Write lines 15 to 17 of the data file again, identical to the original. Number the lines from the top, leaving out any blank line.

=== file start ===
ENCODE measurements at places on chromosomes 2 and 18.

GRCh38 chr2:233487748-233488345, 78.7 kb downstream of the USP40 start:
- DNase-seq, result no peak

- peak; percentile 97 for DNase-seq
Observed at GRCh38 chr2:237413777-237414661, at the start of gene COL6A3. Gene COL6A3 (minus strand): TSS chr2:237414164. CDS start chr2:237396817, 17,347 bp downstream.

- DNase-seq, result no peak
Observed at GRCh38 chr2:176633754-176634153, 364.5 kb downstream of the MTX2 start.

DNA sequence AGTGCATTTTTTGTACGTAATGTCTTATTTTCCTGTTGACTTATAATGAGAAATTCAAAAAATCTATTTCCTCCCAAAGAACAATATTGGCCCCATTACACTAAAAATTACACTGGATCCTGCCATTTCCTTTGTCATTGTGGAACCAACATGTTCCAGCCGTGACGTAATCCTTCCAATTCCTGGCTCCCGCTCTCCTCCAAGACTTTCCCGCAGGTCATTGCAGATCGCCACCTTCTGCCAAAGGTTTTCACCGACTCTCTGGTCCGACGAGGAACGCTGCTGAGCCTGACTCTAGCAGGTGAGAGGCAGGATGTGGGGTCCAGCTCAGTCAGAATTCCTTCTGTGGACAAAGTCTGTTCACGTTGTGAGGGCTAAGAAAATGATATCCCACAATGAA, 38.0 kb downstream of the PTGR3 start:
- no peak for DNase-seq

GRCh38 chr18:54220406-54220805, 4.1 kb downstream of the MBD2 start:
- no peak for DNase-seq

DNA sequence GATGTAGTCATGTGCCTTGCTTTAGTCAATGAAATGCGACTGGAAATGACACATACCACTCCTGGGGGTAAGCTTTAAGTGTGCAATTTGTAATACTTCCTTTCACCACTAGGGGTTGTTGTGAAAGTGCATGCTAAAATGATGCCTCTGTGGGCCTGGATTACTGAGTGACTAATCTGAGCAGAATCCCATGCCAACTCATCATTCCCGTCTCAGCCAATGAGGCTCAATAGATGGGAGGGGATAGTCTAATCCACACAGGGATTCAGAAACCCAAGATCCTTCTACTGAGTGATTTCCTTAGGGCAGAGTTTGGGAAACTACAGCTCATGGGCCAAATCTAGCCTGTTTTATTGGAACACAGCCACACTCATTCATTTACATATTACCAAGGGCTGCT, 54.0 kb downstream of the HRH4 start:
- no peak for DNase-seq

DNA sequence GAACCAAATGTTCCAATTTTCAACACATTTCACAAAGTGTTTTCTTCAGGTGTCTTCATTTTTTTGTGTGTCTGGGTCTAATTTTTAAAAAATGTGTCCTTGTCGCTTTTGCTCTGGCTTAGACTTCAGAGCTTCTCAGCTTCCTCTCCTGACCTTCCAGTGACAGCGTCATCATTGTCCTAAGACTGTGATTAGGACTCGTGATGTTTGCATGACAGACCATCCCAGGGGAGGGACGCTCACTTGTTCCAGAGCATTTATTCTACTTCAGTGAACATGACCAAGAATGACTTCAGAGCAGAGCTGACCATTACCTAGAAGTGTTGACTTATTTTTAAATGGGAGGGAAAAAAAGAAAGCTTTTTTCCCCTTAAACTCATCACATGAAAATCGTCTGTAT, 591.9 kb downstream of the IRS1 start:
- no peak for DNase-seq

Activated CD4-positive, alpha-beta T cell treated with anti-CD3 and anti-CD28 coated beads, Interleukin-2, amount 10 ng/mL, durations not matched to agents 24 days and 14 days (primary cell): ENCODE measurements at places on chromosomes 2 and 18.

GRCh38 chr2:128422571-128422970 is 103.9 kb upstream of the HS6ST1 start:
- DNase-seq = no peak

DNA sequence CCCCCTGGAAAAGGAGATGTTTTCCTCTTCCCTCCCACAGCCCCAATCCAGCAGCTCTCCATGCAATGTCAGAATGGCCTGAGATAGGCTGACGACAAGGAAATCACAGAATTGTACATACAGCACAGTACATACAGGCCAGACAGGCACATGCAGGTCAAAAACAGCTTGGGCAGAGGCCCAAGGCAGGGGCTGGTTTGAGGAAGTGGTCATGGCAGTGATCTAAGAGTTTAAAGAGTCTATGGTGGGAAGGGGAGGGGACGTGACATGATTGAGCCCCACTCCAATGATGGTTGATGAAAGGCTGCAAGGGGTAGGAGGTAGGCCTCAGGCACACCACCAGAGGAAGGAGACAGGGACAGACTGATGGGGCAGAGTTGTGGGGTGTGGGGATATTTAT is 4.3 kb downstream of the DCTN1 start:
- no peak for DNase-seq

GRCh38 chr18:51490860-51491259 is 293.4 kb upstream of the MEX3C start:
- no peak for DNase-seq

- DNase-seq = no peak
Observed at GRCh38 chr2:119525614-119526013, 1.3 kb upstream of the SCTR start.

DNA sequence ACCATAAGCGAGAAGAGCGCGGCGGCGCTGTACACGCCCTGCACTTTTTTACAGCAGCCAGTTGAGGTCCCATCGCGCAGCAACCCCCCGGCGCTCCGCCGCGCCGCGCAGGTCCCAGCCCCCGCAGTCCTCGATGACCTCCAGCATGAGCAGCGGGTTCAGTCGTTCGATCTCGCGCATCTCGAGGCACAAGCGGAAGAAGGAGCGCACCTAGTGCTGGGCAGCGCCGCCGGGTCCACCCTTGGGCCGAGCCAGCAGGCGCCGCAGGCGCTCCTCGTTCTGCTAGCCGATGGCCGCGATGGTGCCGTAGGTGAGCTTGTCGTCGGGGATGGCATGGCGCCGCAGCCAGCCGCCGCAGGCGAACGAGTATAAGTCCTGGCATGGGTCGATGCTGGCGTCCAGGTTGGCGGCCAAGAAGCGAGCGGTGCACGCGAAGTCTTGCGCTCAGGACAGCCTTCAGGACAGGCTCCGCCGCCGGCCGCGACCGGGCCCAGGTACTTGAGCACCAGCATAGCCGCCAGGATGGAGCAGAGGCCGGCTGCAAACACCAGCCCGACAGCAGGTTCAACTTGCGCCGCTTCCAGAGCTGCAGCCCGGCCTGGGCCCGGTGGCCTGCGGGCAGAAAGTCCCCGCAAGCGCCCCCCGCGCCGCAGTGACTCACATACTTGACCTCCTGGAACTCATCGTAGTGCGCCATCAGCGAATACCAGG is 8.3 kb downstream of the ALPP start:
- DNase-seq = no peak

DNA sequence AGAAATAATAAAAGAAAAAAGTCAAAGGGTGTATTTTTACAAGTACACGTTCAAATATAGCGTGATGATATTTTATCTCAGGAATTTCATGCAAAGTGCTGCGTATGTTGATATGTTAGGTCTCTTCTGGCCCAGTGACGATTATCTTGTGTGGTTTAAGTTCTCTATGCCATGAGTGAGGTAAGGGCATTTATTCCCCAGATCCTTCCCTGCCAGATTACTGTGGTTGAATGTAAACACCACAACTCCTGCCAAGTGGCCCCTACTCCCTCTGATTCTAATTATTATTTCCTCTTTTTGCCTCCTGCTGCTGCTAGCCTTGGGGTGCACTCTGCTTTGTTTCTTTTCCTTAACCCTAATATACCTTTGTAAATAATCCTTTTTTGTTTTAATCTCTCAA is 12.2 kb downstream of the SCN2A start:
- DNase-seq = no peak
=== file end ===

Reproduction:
- no peak for DNase-seq

Activated CD4-positive, alpha-beta T cell treated with anti-CD3 and anti-CD28 coated beads, Interleukin-2, amount 10 ng/mL, durations not matched to agents 24 days and 14 days (primary cell): ENCODE measurements at places on chromosomes 2 and 18.

GRCh38 chr2:128422571-128422970 is 103.9 kb upstream of the HS6ST1 start: